46. ^ Kepka L, De Lassence A, Ribrag V, Gachot B, Blot F, Theodore C, Bonnay M, Korenbaum C, Nitenberg G (1998). "Successful rescue in a patient with high dose methotrexate-induced nephrotoxicity and acute renal failure". Leukemia & Lymphoma 29 (1-2): 205-9. PMID 9638991. 
47. ^ Branda RF, Nigels E, Lafayette AR, Hacker M. (1998). "Nutritional folate status influences the efficacy and toxicity of chemotherapy in rats". Blood 92 (7): 2471-6. PMID 9746787. 
48. ^ Shiroky JB (1997). "The use of folates concomitantly with low-dose pulse methotrexate". Rheumatic Diseases Clinics of North America 23 (4): 969-80. PMID 9361164. 
49. ^ Keshava C, Keshava N, Whong WZ, Nath J, Ong TM (1998). "Inhibition of methotrexate-induced chromosomal damage by folinic acid in V79 cells". Mutation Research 397 (2): 221-8. PMID 9541646. 
50. ^ Morgan SL, Baggott JE (1995). "Folate antagonists in nonneoplastic disease: proposed mechanisms of efficacy and toxicity". In Bailey LB, Folate in Health and Disease, 405-433. New York: Marcel Dekker. ISBN 0-8247-9280-7.
51. ^ Morgan SL, Baggott JE, Alarcon GS (1997). "Methotrexate in rheumatoid arthritis: folate supplementation should always be given.". BioDrugs 8 (1): 164-175.  Click here to request reprint from publisher
52. ^ Morgan SL, Baggott JE, Lee JY, Alarcon GS (1998). "Folic acid supplementation prevents deficient blood folate levels and hyperhomocysteinemia during longterm, low dose methotrexate therapy for rheumatoid arthritis: Implications for cardiovascular disease prevention". Journal of Rheumatology 25 (3): 441-6. PMID 9517760.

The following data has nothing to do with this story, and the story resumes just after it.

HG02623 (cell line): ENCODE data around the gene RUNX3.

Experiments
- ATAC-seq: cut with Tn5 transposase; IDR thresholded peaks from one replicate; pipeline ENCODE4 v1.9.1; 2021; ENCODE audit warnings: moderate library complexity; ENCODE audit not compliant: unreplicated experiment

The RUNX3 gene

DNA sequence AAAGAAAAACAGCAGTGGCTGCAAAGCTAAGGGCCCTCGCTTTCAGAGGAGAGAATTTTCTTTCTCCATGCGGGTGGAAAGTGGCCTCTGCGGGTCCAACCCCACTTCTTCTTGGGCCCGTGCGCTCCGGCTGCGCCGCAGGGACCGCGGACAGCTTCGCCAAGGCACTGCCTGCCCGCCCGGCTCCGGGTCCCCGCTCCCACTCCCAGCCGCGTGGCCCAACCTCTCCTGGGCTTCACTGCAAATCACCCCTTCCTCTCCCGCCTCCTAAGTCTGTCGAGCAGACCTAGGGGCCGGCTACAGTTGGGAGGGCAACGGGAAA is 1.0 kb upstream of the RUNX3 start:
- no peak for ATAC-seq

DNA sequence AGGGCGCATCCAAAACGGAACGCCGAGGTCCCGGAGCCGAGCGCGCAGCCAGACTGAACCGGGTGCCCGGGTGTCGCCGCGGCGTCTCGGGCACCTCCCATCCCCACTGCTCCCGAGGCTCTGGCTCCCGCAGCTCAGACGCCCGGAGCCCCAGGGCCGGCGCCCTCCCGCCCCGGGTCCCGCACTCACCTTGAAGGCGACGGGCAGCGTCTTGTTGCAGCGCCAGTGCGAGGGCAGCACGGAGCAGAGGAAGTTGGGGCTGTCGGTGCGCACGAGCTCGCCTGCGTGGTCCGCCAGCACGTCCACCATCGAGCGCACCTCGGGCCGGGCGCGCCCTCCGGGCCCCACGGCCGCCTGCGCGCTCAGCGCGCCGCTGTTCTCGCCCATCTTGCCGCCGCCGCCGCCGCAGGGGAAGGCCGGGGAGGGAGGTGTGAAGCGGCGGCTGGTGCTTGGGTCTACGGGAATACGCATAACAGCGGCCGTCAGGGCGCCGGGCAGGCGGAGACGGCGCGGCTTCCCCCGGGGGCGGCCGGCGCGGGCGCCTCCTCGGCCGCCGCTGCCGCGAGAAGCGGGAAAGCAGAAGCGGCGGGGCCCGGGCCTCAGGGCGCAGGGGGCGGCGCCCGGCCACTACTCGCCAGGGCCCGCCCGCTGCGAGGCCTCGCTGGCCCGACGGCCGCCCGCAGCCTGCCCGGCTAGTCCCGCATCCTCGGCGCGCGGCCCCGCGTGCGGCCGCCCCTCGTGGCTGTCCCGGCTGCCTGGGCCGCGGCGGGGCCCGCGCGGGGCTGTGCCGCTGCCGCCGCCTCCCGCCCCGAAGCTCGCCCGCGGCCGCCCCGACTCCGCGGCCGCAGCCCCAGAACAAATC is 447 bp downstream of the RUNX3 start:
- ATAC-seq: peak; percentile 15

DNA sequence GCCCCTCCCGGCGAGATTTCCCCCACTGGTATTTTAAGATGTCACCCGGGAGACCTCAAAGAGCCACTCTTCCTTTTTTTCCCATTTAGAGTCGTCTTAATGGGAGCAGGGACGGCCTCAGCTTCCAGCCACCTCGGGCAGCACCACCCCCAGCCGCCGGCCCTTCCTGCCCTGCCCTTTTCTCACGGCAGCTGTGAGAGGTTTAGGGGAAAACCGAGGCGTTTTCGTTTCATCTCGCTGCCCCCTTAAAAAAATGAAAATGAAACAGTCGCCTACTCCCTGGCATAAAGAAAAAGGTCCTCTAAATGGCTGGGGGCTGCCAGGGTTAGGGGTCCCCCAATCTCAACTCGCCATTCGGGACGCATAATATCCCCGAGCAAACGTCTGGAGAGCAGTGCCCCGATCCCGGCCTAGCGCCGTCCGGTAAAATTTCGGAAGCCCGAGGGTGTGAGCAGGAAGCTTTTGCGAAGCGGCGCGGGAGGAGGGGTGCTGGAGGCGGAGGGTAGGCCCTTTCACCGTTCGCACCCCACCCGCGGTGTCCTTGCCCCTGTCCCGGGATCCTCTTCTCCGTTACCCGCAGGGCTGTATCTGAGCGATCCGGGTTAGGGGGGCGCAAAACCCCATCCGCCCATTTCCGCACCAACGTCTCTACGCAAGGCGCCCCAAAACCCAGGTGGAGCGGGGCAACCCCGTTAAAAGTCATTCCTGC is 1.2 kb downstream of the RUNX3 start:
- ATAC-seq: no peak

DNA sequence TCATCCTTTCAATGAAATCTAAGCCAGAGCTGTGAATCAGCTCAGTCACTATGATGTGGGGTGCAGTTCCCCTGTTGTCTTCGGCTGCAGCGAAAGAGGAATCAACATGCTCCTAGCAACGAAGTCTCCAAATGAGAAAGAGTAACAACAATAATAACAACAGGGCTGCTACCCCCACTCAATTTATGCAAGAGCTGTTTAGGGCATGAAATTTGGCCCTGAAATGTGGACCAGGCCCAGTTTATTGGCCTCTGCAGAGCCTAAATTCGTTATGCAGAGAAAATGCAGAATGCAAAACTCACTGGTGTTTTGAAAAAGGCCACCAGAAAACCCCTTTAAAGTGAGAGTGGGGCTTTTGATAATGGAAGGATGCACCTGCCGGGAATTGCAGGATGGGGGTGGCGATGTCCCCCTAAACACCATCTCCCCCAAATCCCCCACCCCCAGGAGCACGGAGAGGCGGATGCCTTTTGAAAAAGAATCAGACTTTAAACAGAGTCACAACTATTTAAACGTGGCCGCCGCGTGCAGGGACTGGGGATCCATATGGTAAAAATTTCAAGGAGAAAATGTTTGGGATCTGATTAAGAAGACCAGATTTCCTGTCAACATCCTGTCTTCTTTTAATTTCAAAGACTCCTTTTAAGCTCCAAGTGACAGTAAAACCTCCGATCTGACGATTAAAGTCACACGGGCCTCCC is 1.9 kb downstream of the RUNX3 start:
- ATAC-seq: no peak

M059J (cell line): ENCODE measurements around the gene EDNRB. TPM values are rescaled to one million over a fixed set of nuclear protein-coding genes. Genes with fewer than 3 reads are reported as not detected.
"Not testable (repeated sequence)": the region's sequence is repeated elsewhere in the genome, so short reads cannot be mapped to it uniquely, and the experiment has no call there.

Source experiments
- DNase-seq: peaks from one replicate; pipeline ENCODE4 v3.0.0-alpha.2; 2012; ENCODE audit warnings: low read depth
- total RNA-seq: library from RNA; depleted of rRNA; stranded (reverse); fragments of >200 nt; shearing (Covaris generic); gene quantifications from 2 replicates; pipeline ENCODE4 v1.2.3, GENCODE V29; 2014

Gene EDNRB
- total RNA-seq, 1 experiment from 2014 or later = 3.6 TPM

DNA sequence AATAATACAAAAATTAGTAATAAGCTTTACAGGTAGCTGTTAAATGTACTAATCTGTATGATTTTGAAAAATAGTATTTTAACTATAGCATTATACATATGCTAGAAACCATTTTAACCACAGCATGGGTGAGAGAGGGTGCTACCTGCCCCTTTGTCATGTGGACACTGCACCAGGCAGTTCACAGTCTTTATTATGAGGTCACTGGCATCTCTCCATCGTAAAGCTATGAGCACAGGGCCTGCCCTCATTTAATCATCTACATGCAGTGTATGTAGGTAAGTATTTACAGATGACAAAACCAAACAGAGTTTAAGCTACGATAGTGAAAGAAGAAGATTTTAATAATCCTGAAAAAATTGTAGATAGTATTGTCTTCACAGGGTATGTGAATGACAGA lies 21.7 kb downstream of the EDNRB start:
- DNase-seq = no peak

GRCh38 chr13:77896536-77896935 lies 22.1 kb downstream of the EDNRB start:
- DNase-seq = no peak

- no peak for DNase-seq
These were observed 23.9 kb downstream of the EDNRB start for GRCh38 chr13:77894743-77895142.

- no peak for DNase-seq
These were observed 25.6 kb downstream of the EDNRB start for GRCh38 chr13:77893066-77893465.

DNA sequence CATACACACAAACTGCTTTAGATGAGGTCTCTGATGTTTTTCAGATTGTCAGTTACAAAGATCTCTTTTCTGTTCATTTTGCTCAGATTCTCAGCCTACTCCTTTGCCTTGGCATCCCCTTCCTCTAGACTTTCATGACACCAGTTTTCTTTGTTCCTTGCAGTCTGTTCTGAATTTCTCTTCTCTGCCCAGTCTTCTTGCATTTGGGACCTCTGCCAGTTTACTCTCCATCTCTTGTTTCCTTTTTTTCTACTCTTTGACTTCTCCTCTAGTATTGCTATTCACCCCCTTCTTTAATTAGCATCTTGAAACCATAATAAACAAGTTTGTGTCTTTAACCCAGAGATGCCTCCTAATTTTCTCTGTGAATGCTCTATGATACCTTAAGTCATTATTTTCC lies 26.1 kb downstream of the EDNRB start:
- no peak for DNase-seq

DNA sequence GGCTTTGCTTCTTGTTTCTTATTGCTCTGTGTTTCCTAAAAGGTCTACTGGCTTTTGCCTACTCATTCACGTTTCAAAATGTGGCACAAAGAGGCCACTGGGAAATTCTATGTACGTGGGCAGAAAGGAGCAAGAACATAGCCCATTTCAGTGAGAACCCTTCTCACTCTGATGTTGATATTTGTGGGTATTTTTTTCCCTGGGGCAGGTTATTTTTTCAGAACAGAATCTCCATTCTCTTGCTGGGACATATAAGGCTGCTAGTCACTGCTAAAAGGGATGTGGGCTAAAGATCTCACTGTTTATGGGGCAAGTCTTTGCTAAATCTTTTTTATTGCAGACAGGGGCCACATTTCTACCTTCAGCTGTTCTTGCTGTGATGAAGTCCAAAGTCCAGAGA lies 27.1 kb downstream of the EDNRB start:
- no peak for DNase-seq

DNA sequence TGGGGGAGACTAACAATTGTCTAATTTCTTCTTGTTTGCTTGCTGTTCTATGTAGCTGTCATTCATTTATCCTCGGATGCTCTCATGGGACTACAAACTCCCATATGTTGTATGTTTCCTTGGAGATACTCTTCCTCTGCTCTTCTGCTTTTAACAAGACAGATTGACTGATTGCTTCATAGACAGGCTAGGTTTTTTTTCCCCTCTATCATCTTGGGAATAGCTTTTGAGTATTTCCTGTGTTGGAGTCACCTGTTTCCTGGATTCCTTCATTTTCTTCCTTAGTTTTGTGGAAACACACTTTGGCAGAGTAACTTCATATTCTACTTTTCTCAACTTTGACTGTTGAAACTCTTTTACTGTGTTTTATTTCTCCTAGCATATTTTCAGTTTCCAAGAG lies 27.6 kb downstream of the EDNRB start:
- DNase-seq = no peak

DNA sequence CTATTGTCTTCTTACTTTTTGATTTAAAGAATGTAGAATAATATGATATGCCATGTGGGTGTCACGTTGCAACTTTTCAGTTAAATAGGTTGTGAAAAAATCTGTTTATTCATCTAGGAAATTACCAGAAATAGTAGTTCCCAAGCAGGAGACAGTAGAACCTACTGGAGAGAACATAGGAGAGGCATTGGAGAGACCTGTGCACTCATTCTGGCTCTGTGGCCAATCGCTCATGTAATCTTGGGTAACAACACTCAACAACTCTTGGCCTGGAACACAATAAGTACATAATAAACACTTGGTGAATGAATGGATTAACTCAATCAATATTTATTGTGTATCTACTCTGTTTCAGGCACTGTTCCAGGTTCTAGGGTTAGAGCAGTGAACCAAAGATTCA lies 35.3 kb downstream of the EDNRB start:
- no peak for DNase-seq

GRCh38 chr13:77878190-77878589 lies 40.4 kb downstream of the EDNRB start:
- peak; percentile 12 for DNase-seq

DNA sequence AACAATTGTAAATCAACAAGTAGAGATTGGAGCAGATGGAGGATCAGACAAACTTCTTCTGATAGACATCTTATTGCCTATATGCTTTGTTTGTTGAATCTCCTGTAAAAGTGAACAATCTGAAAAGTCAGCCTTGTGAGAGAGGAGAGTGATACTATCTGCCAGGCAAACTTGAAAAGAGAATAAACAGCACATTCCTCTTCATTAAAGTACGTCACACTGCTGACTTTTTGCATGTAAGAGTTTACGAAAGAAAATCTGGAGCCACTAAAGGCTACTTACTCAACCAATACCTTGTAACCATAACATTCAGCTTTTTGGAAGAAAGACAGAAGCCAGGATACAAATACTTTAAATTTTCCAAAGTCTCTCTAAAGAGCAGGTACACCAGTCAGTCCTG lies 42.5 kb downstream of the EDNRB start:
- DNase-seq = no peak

53. ^ Coppen A, Bolander-Gouaille C. (2005). "Treatment of depression: time to consider folic acid and vitamin B12". Journal of Psychopharmacology 19 (1): 59-65. PMID 15671130. 
54. ^ Taylor MJ, Carney SM, Goodwin GM, Geddes JR. (2004). "Folate for depressive disorders: systematic review and meta-analysis of randomized controlled trials". Journal of Psychopharmacology 18 (2): 251-6. PMID 15260915. 
55. ^ "ScientistLive Website". American Journal of Epidemiology. 
56. ^ Dr Jane Durga, Martin PJ van Boxtel, Prof Evert G Schouten, Prof Frans J Kok, Prof Jelle Jolles, Martijn B Katan, and Petra Verhoef Effect of 3-year folic acid supplementation on cognitive function in older adults in the FACIT trial: a randomised, double blind, controlled trial The Lancet 2007; 369:208-216 (free registration required)
57. ^ The importance of folate, zinc and antioxidants in the pathogenesis and prevention of subfertility. Ebisch IM, Thomas CM, Peters WH, Braat DD, Steegers-Theunissen RP
58. ^ Bing Wan, Li Hao, Yuhua Qiu, Zhongwen Sun, Qi Cao, Yi Zhang, Tongyu Zhu, Hao Wang, Yanyun Zhang (2006). "Blocking tumor necrosis factor-alpha inhibits folic acid-induced renal failure". Experimental and Molecular Pathology 81: 211-216. PMID 16595132. 


External links

Biochemistry links

IUPAC nomenclature is a system of naming chemical compounds and of describing the science of chemistry in general. It is developed and kept up to date under the auspices of the International Union of Pure and Applied Chemistry (IUPAC).
..... Click the link for more information.
CAS registry numbers are unique numerical identifiers for chemical compounds, polymers, biological sequences, mixtures and alloys. They are also referred to as CAS numbers, CAS RNs or CAS #s.
..... Click the link for more information.
smiles

File extension: .smi
Type of format: chemical file format

The simplified molecular input line entry specification or SMILES
..... Click the link for more information.
A chemical formula is a concise way of expressing information about the atoms that constitute a particular chemical compound. A chemical formula is also a short way of showing how a chemical reaction occurs.